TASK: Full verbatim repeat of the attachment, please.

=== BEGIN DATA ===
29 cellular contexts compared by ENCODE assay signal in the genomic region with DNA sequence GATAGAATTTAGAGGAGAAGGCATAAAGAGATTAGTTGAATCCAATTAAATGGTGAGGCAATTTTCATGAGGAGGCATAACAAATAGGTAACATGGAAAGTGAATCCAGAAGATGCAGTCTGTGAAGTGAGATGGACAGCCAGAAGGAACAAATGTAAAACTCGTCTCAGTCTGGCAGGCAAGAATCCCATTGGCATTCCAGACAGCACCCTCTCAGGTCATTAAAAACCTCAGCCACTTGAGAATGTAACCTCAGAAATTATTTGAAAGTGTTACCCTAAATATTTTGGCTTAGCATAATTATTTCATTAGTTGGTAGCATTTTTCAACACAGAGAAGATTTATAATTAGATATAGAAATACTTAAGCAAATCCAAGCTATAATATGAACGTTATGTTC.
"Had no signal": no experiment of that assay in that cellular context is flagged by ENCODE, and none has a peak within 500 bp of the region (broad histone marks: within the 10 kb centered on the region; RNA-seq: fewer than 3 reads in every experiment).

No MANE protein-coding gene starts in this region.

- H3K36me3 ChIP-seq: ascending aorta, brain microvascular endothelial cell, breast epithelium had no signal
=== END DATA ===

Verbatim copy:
29 cellular contexts compared by ENCODE assay signal in the genomic region with DNA sequence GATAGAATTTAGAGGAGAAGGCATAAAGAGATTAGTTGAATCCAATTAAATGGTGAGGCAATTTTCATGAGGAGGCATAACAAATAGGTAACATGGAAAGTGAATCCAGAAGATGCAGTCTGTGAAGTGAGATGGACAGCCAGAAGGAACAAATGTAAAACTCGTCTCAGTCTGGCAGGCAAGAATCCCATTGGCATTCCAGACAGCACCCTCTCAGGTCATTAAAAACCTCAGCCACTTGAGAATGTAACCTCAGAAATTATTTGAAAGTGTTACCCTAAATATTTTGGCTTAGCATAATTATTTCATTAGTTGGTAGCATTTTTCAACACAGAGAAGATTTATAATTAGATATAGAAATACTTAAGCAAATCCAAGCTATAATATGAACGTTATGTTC.
"Had no signal": no experiment of that assay in that cellular context is flagged by ENCODE, and none has a peak within 500 bp of the region (broad histone marks: within the 10 kb centered on the region; RNA-seq: fewer than 3 reads in every experiment).

No MANE protein-coding gene starts in this region.

- H3K36me3 ChIP-seq: ascending aorta, brain microvascular endothelial cell, breast epithelium had no signal